Air Modeling Dispersion Program Update
Posted: February 14th, 2010Author: All4 Staff
The Air and Waste Management Association (AWMA) held a conference entitled Guideline on Air Quality Models: Next Generation of Models in Raleigh, NC from October 28 – 30, 2009. During the conference representatives from U.S. EPA’s Air Quality Modeling Group (AQMG) announced that they would be releasing new versions of AERMOD preprocessors AERMET and AERSURFACE in the not-too-distant future. AERMOD is U.S. EPA’s preferred air dispersion model for evaluating impacts up to 50 kilometers from the source. AERMET is the preprocessor to AERMOD that processes meteorological data for input into AERMOD. Some new features of the updated version of AERMET include the ability to average sub-hourly onsite meteorological data and the use of the station elevation for pressure calculations. In addition, a separate processor to calculate hourly meteorological data from 1-minute Automated Surface Observing System (ASOS) data will be included. AERSURFACE, which is used to calculate micro-meteorological variables from land use patterns, is being updated to allow it to process 2001 National Land Cover Data (NLCD). There also may be the option to incorporate aerial photography data into AERSURFACE for areas in which the 2001 NLCD is not representative of current land use patterns. U.S. EPA also indicated that a release of the AERMOD screening tool AERSCREEN would also be coming soon. AERSCREEN could be used as a screening tool to calculate ambient pollutant concentrations when no meteorological data is available. The screening tool uses a matrix of worst case meteorological conditions in the place of collected meteorological data to calculate ambient concentrations. When released, these updated programs will be available here.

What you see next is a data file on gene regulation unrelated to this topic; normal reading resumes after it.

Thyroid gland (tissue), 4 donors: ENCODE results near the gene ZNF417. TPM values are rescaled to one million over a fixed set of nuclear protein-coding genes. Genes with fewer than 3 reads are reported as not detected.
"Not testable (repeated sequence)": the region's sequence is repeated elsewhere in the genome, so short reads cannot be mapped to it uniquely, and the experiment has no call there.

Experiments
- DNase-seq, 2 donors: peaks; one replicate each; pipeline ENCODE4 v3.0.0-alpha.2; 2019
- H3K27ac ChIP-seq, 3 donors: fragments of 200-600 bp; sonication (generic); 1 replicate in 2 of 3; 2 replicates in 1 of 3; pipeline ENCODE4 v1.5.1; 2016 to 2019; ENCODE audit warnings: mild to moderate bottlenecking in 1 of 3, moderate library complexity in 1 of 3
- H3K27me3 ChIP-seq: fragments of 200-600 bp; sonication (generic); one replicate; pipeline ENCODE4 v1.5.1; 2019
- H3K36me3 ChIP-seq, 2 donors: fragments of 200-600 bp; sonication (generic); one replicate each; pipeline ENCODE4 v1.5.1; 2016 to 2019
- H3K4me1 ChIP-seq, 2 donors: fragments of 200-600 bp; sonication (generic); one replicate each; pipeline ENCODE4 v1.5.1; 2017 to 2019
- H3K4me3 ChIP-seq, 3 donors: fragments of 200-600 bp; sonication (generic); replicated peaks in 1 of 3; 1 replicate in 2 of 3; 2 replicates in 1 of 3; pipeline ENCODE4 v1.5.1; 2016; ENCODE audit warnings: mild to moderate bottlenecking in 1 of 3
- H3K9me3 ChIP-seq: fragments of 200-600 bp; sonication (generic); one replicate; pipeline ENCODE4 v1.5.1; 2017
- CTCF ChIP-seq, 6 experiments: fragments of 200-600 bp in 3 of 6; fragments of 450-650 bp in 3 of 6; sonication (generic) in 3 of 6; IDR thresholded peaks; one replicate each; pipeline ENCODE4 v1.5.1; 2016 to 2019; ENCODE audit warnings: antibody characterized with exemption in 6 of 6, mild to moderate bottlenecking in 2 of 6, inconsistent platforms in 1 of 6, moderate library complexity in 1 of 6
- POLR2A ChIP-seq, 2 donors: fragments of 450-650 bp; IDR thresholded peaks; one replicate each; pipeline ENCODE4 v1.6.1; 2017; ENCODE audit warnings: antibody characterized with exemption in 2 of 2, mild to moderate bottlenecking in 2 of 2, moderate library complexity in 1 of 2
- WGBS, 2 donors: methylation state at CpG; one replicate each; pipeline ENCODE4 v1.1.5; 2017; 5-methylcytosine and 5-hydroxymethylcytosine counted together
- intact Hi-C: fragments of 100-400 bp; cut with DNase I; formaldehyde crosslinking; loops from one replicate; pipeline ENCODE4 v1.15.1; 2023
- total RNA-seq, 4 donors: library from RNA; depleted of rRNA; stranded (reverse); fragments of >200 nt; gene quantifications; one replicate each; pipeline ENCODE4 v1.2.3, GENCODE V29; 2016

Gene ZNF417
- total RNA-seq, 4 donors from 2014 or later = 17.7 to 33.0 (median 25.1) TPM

At the same conference, a representative of the National Park Service (NPS) announced that the final 2009 Federal Land Managers Air Quality Related Values Work Group (FLAG) document would be released in the very near future. FLAG is comprised of the NPS, the U.S. Forest Service (USFS), and the U.S. Fish and Wildlife Service (USFWS). The FLAG document outlines procedures to follow when completing an Air Quality Related Values (AQRV) Analysis in Federal Class I air quality areas as part of an air construction permit application. Some key updates contained within the final 2009 FLAG document will be the recommendation to use Method 8 for visibility modeling, the annual average background visibility data instead of 20% best day background visibility, and the 98th percentile values instead of peak predicted values. When the updated FLAG document is released, it will be available here.